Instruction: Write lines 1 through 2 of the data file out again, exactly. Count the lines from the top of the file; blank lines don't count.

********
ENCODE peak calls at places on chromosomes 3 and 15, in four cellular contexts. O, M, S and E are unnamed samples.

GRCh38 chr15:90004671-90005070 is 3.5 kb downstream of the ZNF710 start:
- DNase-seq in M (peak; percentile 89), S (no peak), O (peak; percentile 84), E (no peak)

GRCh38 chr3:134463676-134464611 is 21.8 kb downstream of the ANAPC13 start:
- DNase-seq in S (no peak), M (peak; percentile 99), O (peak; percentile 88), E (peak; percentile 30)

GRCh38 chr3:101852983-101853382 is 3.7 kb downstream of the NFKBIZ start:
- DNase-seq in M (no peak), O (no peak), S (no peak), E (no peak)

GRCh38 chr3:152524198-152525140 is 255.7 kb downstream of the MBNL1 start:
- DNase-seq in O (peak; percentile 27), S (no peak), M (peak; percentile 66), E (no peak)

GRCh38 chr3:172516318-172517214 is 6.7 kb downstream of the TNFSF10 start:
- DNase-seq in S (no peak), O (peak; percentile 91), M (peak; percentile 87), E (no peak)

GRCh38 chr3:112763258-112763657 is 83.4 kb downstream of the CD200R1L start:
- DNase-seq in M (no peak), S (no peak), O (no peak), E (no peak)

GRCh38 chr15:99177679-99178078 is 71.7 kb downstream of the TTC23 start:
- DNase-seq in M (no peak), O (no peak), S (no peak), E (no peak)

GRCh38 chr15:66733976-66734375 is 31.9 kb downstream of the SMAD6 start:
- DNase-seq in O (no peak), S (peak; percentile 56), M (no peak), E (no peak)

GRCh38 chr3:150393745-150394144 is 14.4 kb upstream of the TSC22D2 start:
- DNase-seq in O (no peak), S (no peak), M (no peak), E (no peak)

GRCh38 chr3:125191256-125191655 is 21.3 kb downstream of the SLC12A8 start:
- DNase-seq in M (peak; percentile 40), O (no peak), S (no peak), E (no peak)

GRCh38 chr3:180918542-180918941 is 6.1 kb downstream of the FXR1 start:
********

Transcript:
ENCODE peak calls at places on chromosomes 3 and 15, in four cellular contexts. O, M, S and E are unnamed samples.

GRCh38 chr15:90004671-90005070 is 3.5 kb downstream of the ZNF710 start: